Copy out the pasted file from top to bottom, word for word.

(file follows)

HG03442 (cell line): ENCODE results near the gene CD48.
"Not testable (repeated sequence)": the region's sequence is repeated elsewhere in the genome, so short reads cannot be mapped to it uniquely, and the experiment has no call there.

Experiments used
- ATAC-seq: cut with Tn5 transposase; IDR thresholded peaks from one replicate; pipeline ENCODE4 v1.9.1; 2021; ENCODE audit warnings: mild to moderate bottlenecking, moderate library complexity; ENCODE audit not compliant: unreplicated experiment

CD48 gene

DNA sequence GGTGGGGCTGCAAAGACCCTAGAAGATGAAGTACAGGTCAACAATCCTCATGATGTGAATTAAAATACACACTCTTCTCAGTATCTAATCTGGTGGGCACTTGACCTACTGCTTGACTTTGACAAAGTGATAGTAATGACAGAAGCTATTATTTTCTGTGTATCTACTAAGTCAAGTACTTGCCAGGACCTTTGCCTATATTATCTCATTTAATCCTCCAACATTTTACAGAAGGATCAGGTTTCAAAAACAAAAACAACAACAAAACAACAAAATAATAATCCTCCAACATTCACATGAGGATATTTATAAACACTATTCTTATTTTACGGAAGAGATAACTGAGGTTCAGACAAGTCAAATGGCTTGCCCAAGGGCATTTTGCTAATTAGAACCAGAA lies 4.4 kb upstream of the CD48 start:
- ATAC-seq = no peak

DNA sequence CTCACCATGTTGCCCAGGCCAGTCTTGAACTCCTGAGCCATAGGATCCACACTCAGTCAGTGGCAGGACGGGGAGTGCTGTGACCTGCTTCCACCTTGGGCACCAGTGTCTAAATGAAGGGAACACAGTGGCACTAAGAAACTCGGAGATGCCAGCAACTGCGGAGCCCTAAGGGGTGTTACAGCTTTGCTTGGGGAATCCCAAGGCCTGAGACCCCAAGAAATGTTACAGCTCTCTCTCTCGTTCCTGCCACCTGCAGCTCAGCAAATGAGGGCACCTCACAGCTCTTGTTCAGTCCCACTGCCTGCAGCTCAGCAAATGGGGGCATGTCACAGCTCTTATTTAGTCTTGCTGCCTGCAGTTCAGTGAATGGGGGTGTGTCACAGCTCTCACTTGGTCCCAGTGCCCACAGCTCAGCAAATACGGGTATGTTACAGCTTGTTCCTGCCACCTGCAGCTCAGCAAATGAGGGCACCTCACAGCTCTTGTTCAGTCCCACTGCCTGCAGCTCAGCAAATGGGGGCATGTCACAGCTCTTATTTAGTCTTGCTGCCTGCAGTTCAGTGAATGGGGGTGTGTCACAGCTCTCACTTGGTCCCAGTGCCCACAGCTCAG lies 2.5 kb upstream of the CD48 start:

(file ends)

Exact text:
HG03442 (cell line): ENCODE results near the gene CD48.
"Not testable (repeated sequence)": the region's sequence is repeated elsewhere in the genome, so short reads cannot be mapped to it uniquely, and the experiment has no call there.

Experiments used
- ATAC-seq: cut with Tn5 transposase; IDR thresholded peaks from one replicate; pipeline ENCODE4 v1.9.1; 2021; ENCODE audit warnings: mild to moderate bottlenecking, moderate library complexity; ENCODE audit not compliant: unreplicated experiment

CD48 gene

DNA sequence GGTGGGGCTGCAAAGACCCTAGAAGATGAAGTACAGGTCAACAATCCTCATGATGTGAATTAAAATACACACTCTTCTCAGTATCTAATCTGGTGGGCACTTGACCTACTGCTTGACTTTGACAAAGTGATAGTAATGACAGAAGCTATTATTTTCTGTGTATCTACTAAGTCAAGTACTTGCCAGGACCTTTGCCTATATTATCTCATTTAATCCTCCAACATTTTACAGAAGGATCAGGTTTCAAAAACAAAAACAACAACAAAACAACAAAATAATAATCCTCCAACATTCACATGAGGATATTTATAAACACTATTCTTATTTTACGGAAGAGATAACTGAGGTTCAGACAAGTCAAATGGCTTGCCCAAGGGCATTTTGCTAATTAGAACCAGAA lies 4.4 kb upstream of the CD48 start:
- ATAC-seq = no peak

DNA sequence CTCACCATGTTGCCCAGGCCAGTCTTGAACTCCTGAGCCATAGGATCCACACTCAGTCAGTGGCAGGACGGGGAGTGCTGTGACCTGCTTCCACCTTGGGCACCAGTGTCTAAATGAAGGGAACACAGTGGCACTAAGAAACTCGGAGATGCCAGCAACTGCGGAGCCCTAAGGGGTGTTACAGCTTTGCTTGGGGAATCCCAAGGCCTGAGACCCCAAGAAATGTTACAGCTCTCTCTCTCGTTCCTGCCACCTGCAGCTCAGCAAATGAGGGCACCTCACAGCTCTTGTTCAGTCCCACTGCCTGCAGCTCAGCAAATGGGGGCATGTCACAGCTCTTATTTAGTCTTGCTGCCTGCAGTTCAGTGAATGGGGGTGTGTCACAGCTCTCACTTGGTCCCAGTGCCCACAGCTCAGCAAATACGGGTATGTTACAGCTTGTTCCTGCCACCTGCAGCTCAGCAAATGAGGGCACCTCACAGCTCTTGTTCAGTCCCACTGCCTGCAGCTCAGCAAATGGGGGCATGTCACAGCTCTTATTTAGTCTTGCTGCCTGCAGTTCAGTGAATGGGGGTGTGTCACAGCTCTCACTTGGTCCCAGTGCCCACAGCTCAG lies 2.5 kb upstream of the CD48 start: